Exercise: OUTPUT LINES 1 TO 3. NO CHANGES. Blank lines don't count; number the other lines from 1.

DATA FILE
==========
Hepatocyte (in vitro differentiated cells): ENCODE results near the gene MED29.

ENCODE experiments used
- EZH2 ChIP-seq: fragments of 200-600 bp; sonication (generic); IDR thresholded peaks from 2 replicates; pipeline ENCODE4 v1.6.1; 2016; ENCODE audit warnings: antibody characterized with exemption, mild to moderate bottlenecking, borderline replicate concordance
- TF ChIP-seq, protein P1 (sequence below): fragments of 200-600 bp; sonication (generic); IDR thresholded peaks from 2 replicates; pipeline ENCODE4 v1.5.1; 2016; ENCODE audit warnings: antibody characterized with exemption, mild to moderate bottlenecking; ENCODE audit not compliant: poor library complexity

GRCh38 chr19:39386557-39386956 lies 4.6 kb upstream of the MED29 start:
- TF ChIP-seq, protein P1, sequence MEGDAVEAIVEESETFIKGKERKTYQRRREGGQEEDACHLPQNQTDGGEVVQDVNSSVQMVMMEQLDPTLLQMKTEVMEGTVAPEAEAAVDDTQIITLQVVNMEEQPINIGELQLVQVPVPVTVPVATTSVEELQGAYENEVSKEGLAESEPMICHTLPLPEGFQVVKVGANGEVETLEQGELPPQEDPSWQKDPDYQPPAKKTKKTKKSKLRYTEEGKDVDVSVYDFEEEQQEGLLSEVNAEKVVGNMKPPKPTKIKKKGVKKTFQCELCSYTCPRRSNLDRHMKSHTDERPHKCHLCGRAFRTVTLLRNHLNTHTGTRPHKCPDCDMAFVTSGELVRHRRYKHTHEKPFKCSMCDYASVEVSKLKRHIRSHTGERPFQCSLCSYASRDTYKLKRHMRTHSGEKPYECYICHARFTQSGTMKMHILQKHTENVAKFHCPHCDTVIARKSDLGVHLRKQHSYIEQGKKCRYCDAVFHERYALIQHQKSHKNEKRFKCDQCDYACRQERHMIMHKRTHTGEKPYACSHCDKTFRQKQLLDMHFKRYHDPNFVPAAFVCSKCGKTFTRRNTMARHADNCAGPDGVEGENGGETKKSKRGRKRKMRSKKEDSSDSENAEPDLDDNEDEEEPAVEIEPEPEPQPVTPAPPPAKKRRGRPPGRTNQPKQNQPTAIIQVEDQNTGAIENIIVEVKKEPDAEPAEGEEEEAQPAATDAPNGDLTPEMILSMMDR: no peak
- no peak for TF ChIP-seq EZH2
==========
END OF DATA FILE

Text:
Hepatocyte (in vitro differentiated cells): ENCODE results near the gene MED29.

ENCODE experiments used
- EZH2 ChIP-seq: fragments of 200-600 bp; sonication (generic); IDR thresholded peaks from 2 replicates; pipeline ENCODE4 v1.6.1; 2016; ENCODE audit warnings: antibody characterized with exemption, mild to moderate bottlenecking, borderline replicate concordance